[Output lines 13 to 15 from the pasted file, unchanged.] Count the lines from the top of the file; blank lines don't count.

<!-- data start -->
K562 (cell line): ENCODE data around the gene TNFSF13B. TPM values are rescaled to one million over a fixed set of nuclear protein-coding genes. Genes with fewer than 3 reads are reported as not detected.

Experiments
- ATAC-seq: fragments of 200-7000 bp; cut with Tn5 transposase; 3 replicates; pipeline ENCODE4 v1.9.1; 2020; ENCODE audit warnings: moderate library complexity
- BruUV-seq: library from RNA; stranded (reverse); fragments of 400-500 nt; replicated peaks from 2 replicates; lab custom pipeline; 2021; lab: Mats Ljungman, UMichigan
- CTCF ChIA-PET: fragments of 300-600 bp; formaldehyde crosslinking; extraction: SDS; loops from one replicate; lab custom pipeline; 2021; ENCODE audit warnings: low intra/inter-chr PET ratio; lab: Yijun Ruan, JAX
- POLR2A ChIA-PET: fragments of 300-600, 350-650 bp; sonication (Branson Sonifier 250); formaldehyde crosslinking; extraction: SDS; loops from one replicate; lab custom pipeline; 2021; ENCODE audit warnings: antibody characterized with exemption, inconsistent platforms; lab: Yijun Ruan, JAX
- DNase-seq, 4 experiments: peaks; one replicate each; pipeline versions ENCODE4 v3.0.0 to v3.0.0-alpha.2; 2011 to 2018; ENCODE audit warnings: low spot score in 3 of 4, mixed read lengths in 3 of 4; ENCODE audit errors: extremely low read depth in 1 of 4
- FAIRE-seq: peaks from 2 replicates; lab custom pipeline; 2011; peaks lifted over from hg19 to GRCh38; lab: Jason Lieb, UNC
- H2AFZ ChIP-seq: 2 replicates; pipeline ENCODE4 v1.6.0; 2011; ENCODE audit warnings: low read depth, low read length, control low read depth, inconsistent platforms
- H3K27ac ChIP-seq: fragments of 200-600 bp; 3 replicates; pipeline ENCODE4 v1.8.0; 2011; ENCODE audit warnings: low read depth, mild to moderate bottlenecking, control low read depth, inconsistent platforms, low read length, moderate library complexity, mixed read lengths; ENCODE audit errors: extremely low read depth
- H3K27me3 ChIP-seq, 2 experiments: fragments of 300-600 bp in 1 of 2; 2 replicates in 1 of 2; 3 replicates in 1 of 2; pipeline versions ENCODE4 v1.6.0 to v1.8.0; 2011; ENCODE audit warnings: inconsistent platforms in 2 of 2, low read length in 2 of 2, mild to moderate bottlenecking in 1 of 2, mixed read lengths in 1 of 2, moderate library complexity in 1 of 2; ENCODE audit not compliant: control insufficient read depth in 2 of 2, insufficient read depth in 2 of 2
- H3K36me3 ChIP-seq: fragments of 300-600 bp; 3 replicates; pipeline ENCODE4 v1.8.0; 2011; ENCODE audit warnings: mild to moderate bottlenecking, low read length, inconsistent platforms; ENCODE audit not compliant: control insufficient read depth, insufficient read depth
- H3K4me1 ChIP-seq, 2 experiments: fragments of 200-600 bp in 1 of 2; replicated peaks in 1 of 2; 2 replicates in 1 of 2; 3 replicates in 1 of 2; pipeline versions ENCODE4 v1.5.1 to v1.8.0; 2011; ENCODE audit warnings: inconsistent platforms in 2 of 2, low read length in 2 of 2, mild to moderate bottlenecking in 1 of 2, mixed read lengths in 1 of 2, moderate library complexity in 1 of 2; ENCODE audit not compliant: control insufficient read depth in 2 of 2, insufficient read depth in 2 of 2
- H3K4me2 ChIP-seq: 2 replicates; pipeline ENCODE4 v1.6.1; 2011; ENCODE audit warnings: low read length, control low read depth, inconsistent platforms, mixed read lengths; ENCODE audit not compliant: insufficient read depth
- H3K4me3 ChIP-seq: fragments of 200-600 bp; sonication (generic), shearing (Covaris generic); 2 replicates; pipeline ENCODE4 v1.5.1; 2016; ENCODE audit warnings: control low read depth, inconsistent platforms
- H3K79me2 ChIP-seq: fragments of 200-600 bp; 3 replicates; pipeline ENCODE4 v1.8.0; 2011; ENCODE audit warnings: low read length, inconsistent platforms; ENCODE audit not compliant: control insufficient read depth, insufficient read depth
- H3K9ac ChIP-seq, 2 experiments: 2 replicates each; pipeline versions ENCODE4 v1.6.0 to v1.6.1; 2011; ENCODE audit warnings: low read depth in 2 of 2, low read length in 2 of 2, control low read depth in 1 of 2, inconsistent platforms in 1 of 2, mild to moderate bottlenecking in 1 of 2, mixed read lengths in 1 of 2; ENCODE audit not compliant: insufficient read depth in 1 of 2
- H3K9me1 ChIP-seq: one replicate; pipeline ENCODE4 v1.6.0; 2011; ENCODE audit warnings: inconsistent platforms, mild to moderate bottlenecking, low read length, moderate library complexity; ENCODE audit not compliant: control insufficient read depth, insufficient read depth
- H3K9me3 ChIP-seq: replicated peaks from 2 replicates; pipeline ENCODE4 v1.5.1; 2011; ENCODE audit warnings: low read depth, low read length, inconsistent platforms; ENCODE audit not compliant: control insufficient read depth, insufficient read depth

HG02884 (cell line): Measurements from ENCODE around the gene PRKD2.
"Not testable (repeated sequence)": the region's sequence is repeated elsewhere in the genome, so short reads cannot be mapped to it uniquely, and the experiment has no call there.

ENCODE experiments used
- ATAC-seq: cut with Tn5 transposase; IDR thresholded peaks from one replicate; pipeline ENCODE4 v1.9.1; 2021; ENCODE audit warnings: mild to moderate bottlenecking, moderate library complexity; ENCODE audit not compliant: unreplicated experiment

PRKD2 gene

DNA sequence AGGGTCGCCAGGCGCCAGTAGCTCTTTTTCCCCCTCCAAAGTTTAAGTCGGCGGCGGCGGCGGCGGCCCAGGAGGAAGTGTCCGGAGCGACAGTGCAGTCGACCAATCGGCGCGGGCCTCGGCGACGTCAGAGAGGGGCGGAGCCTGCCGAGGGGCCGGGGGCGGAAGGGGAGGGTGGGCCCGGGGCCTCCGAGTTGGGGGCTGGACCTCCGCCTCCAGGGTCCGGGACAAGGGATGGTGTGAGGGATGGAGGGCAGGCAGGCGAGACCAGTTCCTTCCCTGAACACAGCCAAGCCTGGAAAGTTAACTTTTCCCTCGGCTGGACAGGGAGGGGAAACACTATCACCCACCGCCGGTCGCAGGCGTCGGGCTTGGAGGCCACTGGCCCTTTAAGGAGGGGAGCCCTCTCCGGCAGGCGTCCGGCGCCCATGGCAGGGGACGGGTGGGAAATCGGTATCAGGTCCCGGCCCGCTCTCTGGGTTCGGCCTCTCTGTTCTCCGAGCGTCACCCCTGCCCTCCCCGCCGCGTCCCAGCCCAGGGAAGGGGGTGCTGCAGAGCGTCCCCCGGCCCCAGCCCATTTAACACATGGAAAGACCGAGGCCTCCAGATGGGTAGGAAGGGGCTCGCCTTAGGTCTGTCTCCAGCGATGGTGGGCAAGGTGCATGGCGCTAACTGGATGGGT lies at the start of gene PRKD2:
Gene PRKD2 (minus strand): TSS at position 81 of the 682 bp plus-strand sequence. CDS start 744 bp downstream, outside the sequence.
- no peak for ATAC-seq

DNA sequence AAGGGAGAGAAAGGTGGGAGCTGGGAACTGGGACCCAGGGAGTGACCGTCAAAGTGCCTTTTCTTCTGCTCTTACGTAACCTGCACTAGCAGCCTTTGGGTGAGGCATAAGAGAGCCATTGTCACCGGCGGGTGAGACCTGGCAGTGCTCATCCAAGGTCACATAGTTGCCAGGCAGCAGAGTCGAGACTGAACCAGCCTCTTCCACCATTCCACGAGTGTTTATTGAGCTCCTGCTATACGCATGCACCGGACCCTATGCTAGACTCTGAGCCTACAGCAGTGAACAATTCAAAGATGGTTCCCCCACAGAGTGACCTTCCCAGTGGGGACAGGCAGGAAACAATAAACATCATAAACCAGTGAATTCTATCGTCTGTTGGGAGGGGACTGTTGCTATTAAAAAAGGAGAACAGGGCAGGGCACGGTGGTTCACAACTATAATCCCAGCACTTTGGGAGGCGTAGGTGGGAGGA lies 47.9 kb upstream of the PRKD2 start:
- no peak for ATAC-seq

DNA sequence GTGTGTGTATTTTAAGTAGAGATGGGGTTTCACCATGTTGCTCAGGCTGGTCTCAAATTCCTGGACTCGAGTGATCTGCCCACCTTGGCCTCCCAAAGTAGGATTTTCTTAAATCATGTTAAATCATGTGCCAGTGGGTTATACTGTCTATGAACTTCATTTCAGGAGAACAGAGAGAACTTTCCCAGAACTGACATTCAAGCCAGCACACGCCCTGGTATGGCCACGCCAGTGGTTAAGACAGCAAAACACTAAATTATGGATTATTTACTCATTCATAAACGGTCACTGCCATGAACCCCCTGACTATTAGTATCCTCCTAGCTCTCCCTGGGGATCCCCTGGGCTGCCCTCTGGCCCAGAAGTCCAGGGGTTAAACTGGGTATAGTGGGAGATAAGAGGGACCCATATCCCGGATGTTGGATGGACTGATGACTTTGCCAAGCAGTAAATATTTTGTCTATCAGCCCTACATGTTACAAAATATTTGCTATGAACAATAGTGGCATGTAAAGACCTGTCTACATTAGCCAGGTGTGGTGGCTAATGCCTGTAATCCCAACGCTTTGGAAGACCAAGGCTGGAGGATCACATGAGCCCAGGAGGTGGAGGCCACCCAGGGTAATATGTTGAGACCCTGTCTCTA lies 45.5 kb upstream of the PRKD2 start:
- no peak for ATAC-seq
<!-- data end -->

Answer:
- H3K4me1 ChIP-seq, 2 experiments: fragments of 200-600 bp in 1 of 2; replicated peaks in 1 of 2; 2 replicates in 1 of 2; 3 replicates in 1 of 2; pipeline versions ENCODE4 v1.5.1 to v1.8.0; 2011; ENCODE audit warnings: inconsistent platforms in 2 of 2, low read length in 2 of 2, mild to moderate bottlenecking in 1 of 2, mixed read lengths in 1 of 2, moderate library complexity in 1 of 2; ENCODE audit not compliant: control insufficient read depth in 2 of 2, insufficient read depth in 2 of 2
- H3K4me2 ChIP-seq: 2 replicates; pipeline ENCODE4 v1.6.1; 2011; ENCODE audit warnings: low read length, control low read depth, inconsistent platforms, mixed read lengths; ENCODE audit not compliant: insufficient read depth
- H3K4me3 ChIP-seq: fragments of 200-600 bp; sonication (generic), shearing (Covaris generic); 2 replicates; pipeline ENCODE4 v1.5.1; 2016; ENCODE audit warnings: control low read depth, inconsistent platforms